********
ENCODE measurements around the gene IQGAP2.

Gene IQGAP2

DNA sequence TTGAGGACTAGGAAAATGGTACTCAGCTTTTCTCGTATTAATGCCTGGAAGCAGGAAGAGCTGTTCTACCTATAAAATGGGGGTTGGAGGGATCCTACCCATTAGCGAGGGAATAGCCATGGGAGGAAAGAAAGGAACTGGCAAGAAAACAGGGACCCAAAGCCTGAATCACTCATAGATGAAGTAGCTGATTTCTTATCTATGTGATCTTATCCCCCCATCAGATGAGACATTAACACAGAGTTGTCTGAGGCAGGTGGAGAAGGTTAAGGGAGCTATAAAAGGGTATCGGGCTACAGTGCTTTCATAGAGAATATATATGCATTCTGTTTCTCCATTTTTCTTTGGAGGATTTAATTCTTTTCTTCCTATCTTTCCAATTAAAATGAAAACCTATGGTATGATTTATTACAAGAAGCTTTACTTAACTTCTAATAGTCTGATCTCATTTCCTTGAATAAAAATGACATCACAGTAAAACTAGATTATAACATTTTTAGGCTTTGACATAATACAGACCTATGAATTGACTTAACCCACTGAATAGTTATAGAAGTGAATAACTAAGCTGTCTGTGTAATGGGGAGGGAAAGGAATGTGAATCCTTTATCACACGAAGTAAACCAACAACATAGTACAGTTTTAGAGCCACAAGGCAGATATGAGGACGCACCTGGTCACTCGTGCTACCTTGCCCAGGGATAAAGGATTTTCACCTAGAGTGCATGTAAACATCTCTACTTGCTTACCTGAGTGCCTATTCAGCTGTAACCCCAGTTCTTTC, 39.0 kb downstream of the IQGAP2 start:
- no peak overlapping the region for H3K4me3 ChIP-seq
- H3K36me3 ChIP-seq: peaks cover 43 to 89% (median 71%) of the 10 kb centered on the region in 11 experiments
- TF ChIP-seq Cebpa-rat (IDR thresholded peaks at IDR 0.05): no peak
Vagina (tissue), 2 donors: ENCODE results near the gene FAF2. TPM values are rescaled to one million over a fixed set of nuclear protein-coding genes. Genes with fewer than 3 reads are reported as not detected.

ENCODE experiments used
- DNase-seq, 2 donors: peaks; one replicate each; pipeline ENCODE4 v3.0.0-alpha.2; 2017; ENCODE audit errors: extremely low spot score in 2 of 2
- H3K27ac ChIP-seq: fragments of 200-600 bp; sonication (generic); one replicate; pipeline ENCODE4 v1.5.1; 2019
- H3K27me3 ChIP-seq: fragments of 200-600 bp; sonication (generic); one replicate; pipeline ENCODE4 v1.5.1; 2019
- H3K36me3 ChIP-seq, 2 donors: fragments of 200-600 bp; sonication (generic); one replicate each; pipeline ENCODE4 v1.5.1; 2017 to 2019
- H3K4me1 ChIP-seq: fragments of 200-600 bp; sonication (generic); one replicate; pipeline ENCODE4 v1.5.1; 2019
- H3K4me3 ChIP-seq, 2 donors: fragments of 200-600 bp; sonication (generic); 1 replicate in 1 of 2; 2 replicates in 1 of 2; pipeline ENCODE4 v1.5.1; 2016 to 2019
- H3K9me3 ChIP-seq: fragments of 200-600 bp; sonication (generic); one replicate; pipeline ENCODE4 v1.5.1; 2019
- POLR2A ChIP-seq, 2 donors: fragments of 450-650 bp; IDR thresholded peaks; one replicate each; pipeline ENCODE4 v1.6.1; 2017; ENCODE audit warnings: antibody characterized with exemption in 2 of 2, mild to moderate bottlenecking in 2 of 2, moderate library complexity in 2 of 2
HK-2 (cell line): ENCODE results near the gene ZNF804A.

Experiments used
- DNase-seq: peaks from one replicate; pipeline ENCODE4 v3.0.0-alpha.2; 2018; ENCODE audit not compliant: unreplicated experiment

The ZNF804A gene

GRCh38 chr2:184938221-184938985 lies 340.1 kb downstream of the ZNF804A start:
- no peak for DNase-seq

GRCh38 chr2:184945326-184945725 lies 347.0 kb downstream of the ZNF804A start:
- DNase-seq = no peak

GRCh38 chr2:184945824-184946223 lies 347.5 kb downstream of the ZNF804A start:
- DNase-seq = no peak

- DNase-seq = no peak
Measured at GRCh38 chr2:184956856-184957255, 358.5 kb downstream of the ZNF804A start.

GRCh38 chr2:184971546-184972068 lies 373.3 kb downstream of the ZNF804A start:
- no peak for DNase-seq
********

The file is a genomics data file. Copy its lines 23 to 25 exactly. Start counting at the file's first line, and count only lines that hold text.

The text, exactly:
GRCh38 chr2:184945326-184945725 lies 347.0 kb downstream of the ZNF804A start:
- DNase-seq = no peak

GRCh38 chr2:184945824-184946223 lies 347.5 kb downstream of the ZNF804A start: